Taylor Swift fans were bowled over this week when the singer debuted the music video for her new, previously unannounced single “Shake It Off,” but fans of the format were doubly surprised by who directed it: Mark Romanek, the helmer of some of the most iconic music videos ever made, including Johnny Cash’s “Hurt,” Fiona Apple’s “Criminal,” and the Nine Inch Nails clip “Closer.” These days, Romanek is more focused on feature films (his big-screen work includes One Hour Photo and Never Let Me Go, and he’s currently circling The Overlook Hotel, a prequel to The Shining set up at Warner Bros.), but “Shake It Off” is the latest in a music-video resurgence for the director: After eight years away from the medium, he directed last year’s Jay Z clip “Picasso Baby” and the music video for U2’s big Super Bowl single “Invisible.” Clearly, Romanek’s busier than ever right now, but he still made time via email to answer some of Vulture’s questions about the genesis of “Shake It Off,” his collaboration with Swift, and what he makes of the reaction to the video.
You shot “Shake It Off” over three days in June, yet no one knew a thing about it until its official release this week. How does something like that happen, and is that harder and harder to do these days when even a random extra in one scene might snap something on his iPhone?
Yes. Two months was a long time with no leaks. You know, I’ve made over two dozen spots for Apple. They take their secrecy very, very seriously, too, so my producer and I have become pretty practiced at keeping things secure. A series of measures are put into place. Badges and wristbands. Aggressive nondisclosure agreements must be signed. Scary legal announcements regularly made to cast and crew. Cell phones confiscated at the door. We selected a pretty remote sound stage and even placed boom boxes all around the perimeter blasting heavy-metal music, in case you could faintly hear the song during shooting. And then, after all those measures are taken, you kneel and pray.
What was the kernel of a concept that this video sprung from? Was there some sort of idea or visual image or intent that everything else grew out of?
Yes. In all the videos I’ve done over the years, I’d say pretty much all of them were my own concept. But this basic idea was all Taylor’s. We met and she told me that she wanted to make a sort of paean to the awkward ones, the “uncool” kids that are actually cooler than the “cool” kids. She said she wanted to shoot all these styles of dance and then be the individualist dork in the midst of these established genres. And that she somehow wanted her fans involved. I loved that idea, so over the following week or so, we narrowed down our choices for styles of dance. I think she imagined it in more natural settings and I suggested giving it a starker, more minimalist look. And I suggested the idea of incorporating her fans as a climax, for the ending as a kind of surprise.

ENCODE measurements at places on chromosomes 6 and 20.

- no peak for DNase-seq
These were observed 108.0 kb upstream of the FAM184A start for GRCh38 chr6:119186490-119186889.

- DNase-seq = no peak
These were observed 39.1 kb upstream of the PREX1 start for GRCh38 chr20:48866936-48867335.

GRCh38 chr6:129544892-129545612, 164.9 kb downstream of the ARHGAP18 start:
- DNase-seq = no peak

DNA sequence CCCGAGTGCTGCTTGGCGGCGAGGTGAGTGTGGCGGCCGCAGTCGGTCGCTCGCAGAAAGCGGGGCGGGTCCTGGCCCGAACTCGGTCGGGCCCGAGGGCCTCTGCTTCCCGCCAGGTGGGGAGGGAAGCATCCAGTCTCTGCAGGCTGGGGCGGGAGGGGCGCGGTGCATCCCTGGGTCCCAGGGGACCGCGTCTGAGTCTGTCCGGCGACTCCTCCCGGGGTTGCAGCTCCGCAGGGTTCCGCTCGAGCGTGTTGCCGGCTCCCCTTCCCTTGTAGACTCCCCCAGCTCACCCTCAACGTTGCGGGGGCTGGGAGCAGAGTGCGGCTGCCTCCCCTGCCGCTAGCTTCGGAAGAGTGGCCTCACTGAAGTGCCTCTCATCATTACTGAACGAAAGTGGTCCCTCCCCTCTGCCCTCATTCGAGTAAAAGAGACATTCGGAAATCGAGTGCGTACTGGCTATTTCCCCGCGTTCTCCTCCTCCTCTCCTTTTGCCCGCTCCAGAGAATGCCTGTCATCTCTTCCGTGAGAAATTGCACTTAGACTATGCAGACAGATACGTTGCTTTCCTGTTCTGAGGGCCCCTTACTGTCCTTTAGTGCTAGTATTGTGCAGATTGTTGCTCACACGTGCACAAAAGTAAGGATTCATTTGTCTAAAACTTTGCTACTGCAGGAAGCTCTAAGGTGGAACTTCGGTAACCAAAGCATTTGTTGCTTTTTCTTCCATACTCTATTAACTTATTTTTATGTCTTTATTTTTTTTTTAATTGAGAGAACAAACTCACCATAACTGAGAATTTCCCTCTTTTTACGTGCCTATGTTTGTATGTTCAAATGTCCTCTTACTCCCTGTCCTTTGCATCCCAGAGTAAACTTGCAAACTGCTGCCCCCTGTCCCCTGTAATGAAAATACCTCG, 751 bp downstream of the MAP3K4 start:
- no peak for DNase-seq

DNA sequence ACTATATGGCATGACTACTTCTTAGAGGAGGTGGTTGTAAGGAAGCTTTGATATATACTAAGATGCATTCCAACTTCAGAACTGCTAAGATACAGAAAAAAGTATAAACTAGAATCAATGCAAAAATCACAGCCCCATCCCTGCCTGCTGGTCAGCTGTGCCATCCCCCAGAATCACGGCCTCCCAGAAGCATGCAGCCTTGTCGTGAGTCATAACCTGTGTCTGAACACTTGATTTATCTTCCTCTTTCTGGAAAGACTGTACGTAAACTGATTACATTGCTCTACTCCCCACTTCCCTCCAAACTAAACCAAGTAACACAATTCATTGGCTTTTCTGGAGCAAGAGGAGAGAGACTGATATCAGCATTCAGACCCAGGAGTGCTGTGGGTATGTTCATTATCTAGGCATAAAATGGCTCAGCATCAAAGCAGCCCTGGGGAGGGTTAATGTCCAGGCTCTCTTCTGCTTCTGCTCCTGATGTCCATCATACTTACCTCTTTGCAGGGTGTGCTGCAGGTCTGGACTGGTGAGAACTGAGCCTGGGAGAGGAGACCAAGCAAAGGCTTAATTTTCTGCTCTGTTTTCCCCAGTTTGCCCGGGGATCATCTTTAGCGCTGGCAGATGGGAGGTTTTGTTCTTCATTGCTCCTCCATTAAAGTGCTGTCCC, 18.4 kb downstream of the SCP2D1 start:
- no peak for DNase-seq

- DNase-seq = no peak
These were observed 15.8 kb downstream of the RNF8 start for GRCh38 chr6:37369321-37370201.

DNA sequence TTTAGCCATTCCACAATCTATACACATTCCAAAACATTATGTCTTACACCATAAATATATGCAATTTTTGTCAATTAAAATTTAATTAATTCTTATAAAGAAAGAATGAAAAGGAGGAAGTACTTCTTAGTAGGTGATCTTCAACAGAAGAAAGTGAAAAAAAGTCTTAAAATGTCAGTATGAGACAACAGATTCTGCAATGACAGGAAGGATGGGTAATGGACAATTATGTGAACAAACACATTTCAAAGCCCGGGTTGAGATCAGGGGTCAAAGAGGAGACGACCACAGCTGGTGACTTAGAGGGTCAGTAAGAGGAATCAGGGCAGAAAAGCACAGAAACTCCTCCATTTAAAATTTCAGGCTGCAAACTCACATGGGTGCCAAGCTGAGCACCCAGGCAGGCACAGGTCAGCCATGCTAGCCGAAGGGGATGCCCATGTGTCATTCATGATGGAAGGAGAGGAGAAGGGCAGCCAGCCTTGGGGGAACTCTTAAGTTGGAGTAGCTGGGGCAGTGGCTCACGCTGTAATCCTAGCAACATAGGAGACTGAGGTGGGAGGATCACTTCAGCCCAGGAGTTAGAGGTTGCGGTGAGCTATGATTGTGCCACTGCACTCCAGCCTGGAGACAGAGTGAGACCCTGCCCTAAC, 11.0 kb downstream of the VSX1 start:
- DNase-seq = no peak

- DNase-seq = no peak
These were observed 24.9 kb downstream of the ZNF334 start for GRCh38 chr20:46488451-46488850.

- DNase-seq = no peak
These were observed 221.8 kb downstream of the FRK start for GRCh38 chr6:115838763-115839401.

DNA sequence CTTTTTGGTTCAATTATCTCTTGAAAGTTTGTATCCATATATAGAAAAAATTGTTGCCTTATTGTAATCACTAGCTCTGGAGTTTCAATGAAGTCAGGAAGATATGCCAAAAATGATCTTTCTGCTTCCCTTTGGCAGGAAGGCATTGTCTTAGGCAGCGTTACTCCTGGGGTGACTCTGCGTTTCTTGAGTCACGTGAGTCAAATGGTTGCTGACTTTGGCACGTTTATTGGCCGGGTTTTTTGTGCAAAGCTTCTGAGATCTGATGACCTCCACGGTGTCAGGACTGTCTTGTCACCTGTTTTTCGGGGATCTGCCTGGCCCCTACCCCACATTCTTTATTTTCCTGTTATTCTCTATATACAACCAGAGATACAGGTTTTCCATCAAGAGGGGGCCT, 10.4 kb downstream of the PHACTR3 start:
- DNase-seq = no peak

You’ve directed clips for some of the biggest acts in pop music, but how does “Shake It Off” feel different than other videos in your oeuvre?
Well, I’m not sure I’ve ever done such a purely pop video as this. I guess “Scream” was pop, but I think of Michael [Jackson] as sort of his own genre. No Doubt’s “Hella Good” is pretty pop. I kind of pride myself on being able to tailor a bespoke style for just about any artist or genre — whatever’s called for, really. In this case, the assignment was to create a purely fun, upbeat pop video. I’d never really done that, so it was a new challenge. You know, I used to be the “Prince of Darkness” and now I have two adorable daughters, so I guess I’ve softened up a lot. I want to make things that they might like, too. It didn’t hurt that they’re huge fans of Taylor’s, so now I’m Super Dad.
Tell me about casting the dancers. You’re working with some pretty stunning talents … and then at the end, normal people who dance with abandon. What is it like to direct both of those sorts of dancers, and where did you find them?
I worked with choreographer Tyce Diorio, who Taylor recommended. He was tasked with finding all the professionals. It was really important to me that the professional dancing be astonishingly good, for a couple of reasons. One, they were going to be the “straight man,” so to speak, to Taylor’s Lucille Ball style of physical comedy. I knew it wouldn’t be as amusing if those dancers weren’t seriously good as a counterpoint. And two, it’s just way more entertaining and beautiful to watch truly great dancing. As for the fan kids, it was just a matter of making them feel safe and comfortable, to make the set fun, so they could be uninhibited, so they could really express their inner dork.